Sports Medicine

Sports medicine is a division of medicine that focuses on athletic performance and the treatment and prevention of injuries related to these activities. While sports medicine has been traditionally practiced on athletes at the highest level, in recent years these treatments have become common for all types of patients, athletic or not.

As one of Richmond’s most prominent sports medicine physicians, Dr. Nordt is fellowship trained in sports medicine, knee and shoulder surgery. He has been the sports medicine physician for the Olympic training camp and traveled with the women’s Olympic ski team as the team physician as well as serving as the team doctor for many high school, college and professional sports teams in Richmond and beyond. Dr. Nordt has also lectured and researched in athletic injuries to the knee and shoulder for much of his career. Most recently, he has devoted his time to the understanding of the long term degenerative effects of sports injuries in the aging individual.

As athletes, we know that sports-related injuries can and do happen, but they don’t have to be your reason for giving up the activities that you’re passionate about. Dr. Nordt’s goal is to provide thorough and effective treatments that will allow you to return to the activities you love, while preventing future injuries from happening.

Whether it’s helping an experienced marathon runner return to exercising after a knee replacement, or helping a wrestler get back full-mobility after a rotator cuff injury, Dr. Nordt has a true passion for supporting and treating athletes of all kinds, and he is very proud to bring his extensive knowledge to the people of Richmond.

So if you’re looking for treatment for a sports-related injury, having one of the most knowledgeable and experienced sports medicine physicians in Richmond can make all the difference. Contact Dr. Nordt today, and we’ll do everything we can to get you on the road to recovery and back to the activities you love.

Do you suffer from joint pain in your knees, hips or shoulders?  You’re not alone. In fact, an estimated two million of all ages are affected by cartilage injuries each year. In the past, debilitating cartilage injuries were treated ineffectively, and standard surgery only offered unsatisfactory relief. This is why Dr. Nordt developed the Virginia Cartilage Center.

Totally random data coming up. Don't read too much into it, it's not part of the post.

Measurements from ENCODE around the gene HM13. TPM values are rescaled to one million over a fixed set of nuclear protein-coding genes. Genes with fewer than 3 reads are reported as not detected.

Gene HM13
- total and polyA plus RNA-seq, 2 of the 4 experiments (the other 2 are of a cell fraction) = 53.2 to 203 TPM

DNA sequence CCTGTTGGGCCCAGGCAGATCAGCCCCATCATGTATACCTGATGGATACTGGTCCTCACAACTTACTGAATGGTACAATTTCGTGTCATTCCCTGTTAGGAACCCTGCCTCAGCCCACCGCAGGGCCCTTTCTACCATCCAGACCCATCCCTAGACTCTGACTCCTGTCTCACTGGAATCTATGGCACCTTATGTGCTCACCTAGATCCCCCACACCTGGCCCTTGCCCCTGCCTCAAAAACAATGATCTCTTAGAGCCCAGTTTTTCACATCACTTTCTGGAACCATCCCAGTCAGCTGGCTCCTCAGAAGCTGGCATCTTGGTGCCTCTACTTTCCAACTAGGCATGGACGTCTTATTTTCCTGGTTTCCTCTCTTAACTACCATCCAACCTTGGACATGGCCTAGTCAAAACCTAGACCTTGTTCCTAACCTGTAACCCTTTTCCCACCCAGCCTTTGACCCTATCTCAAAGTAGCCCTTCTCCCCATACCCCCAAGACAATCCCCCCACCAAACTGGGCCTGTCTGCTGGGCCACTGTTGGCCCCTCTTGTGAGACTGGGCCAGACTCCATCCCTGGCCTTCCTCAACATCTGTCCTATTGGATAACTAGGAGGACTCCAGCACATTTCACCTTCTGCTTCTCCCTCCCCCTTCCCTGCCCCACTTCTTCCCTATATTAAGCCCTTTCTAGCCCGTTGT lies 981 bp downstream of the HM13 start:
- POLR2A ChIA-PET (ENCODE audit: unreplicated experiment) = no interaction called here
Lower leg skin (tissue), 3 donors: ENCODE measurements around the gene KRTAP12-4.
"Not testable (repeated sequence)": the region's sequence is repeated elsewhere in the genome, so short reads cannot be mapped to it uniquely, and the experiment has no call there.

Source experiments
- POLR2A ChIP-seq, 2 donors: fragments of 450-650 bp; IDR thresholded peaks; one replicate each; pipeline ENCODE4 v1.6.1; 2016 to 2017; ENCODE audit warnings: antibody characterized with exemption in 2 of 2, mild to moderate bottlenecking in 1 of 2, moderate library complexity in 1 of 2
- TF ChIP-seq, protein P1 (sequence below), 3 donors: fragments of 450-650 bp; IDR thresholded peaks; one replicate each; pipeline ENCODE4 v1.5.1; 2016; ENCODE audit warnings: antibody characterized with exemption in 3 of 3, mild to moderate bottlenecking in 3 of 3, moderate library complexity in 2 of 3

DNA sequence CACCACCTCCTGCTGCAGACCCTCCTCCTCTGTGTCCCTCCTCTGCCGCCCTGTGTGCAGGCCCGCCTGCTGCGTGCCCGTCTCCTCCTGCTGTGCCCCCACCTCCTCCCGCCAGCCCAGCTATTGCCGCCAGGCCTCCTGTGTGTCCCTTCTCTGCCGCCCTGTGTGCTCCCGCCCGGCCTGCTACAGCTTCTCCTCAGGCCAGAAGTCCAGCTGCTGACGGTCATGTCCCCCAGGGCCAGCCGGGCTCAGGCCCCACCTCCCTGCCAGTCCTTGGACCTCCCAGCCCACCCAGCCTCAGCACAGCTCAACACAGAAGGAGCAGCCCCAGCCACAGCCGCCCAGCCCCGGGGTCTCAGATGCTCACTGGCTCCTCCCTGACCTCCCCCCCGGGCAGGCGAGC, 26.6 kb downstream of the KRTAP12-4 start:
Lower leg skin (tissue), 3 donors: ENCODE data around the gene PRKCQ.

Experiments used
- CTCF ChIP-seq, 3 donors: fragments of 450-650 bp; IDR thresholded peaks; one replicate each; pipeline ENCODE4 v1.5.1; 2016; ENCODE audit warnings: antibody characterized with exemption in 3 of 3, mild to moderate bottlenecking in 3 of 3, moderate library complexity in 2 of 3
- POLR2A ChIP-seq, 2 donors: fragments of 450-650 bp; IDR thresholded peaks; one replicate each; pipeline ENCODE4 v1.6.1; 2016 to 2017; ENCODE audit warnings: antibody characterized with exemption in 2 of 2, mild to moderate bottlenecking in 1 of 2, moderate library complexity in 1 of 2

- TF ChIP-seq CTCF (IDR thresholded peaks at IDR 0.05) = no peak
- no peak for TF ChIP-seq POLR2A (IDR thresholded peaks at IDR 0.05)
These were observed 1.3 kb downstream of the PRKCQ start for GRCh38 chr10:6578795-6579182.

As founder and director of the Virginia Cartilage Center – a specialized program for the treatment of cartilage injuries of the knee – Dr. Nordt is on the cutting edge of cartilage restoration and regeneration treatments in Richmond, Virginia and beyond.

The program emphasizes a comprehensive approach to cartilage damage:

  • appropriate diet and weight management
  • the facts about nutritional supplementation
  • specialized exercise and rehabilitation
  • advanced surgical procedures

Cartilage damage comes in many forms and unfortunately, there is no “one-size-fits-all” treatment. In fact, there are many surgical procedures that can address damaged cartilage.  The specific procedure that your surgeon recommends is based on a variety of factors. As a leader in cartilage restoration, Dr. Nordt will carefully assess the many and complex factors when deciding on an individualized plan for the surgical treatment of your cartilage damage.

Who is Cartilage Regeneration For?

Regenerating cartilage is a difficult biological task.  The smaller the amount of surface damage, the greater the likelihood that a lesion can be restored.  Age also plays a role.  In younger patients, the body possesses greater natural healing capacity.  Therefore, younger patients with smaller lesions are more amenable to cartilage restoration procedures.  The opposite is true for larger lesions in older individuals.  In the most extreme situations where a joint has long been “bone-on-bone,” cartilage restoration procedures are generally not recommended.

What Patients Can Expect

Various cartilage repair procedures are now available and more are sure to come.  Certain procedures are suitable for specific types of cartilage damage.  One must be aware that there are two steps to a cartilage repair procedure. The first step is the process of surgically repairing the area of cartilage damage while the second involves nature healing and incorporating the area of repair.    It is this second step that is often the most critical and unpredictable.  Successful recovery from a cartilage procedure often requires a period of non-weight-bearing and rehabilitation to follow.  New cartilage takes several months to mature and establish itself.